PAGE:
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Business origami is a simple, powerful method for modelling services and systems that you can learn to use quickly and get great results in your own design projects. The simplicity is on the surface. Business origami uses stylized paper cutouts to represent the different parts of a system: the people, the locations, and channels used as well as the specific touchpoints and interactions of individual scenarios. These cutouts are arranged on a horizontal whiteboard, which allows participants to show relationships in the system, including different venues, the flow from one area to another, and the value exchanged at each interaction.
The power comes from participation. Business origami shines in a codesign workshop setting. Since it offers direct, hands-on tokens it’s easy for everyone to contribute instead of requiring skill with diagramming software or flowchart conventions. By involving a cross-section of business representatives, users, and members of the design team you can quickly capture models of current experiences and then explore opportunities for improvement or create entirely new designs. Because the model is immediate and tangible it creates a shared visual reference that builds common understanding, unifying the team and the vision for the project.
This participation increases buy-in, creates common ground, and helps you facilitate a successful solution. The sessions themselves are powerful experiences for participants, but you can also use business origami models to document journey maps, scenarios, service blueprints and other downstream design deliverables.
In this session, you’ll learn the fundamentals of service design (so we’re on the same page), participate in a modeling exercise yourself for current and future systems, and then analyze that model to document new opportunities. We’ll also share tips and tricks that make for successful business origami sessions and discuss how this method fits neatly into your current design process, whether you’re consciously doing cross-channel design or not.
Love creative problem solving, but need something more practical— something specific to User Experience? Russ and Stephen will share with you the exercises they use to solve the REAL problems.
You’ll flex your critical thinking muscle through a series of jumpstarter activities. Even better, attendees will be encouraged to participate, if not embarrass themselves in front of a room full of their peers as they challenge themselves to see past the first, obvious—and often incorrect—answers, and start to flip problems on their heads to see solutions from a different view.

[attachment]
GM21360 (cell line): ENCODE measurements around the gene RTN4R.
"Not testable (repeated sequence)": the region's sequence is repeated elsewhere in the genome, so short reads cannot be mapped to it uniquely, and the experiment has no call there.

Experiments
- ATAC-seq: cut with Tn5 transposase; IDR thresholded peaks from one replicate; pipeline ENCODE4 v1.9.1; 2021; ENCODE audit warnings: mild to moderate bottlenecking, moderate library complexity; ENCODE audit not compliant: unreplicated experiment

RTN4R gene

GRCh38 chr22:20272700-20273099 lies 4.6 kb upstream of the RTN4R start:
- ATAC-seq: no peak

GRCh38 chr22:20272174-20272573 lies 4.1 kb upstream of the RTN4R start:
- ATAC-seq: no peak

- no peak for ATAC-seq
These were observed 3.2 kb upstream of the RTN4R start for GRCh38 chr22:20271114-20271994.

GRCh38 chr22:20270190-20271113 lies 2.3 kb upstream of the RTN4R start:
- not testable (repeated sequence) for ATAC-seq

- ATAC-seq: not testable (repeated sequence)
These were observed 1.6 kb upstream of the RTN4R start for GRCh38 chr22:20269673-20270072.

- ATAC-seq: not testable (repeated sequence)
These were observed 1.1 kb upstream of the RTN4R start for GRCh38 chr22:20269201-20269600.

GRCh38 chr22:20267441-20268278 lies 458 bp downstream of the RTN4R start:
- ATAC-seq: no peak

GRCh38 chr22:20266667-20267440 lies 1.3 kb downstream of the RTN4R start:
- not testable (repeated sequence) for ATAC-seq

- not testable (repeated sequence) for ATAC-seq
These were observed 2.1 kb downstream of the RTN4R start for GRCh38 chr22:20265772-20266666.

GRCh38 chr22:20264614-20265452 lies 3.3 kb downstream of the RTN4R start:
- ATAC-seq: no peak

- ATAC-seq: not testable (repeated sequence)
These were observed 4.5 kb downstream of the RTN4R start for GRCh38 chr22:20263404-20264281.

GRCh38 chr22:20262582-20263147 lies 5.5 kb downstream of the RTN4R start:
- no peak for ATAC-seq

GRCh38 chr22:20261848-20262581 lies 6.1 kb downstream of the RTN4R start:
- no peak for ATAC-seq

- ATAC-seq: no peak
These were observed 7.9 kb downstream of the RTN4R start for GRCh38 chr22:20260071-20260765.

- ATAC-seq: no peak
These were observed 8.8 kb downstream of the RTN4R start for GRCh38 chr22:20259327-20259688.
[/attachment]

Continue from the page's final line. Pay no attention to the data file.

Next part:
Each day, device manufacturers ship more than a million touch-screen phones that enable new ways for people to interact with the Web. But when they get to your Web site or application –what kind of experience will people with these devices have? Will they be delighted by your mobile Web experience or frustrated?
In this workshop on Web design best practices for modern mobile devices, Luke Wroblewski will detail how to think about and design for Web organization, actions, inputs, and layout on mobile. Through presentations, collaborative sessions, and lots of examples, you’ll learn how to:
Armed with these design best practices and principles, you can make sure people have a great mobile Web experience whenever they visit your site.
by Kevin Cheng
You listen to all the stakeholders’ needs, consider the various priorities, and come up with a set of requirements for a product to address these needs. Then you work with the engineers to iterate and build the product, ensuring that it’s the best product possible. Does that sound like what you do? Then maybe you’re a product manager.
The role of a designer or information architect is remarkably similar to product management. So why does it always seem like one is the Dark Side of the other? Why does it feel like we can’t get a seat at the table when it comes to strategy decisions, and how come the two sides seem to always be in conflict?
This half-day workshop will help you understand what’s it’s like to be in product management, from the perspective of a designer. Based on my personal experiences of transitioning over the years from programmer to designer to product manager, I hope to bridge the gap between the two camps, and perhaps even help those who want to cross the bridge.
The workshop will be a mix of presentation and exercises which will teach you:
by Indi Young
There are plenty of workshops that teach you how to design well. There are more that teach you how to test and improve your offerings. But there are very few workshops that teach you what to design. In this workshop Indi Young, author of Mental Models: Aligning Design Strategy with Human Behavior, will teach you the skill of building mental model diagrams–a powerful tool to help you create products and services that do a better job of meeting the real needs of your users.
Based on interviews, mental model diagrams give you a deep understanding of people’s motivations and thought-processes, creating empathy for the people who buy and use what you build. Models can be relatively simple or incredibly complex, depending on the breadth of the design problems you’re trying to solve. Either way, they’re a powerful tool.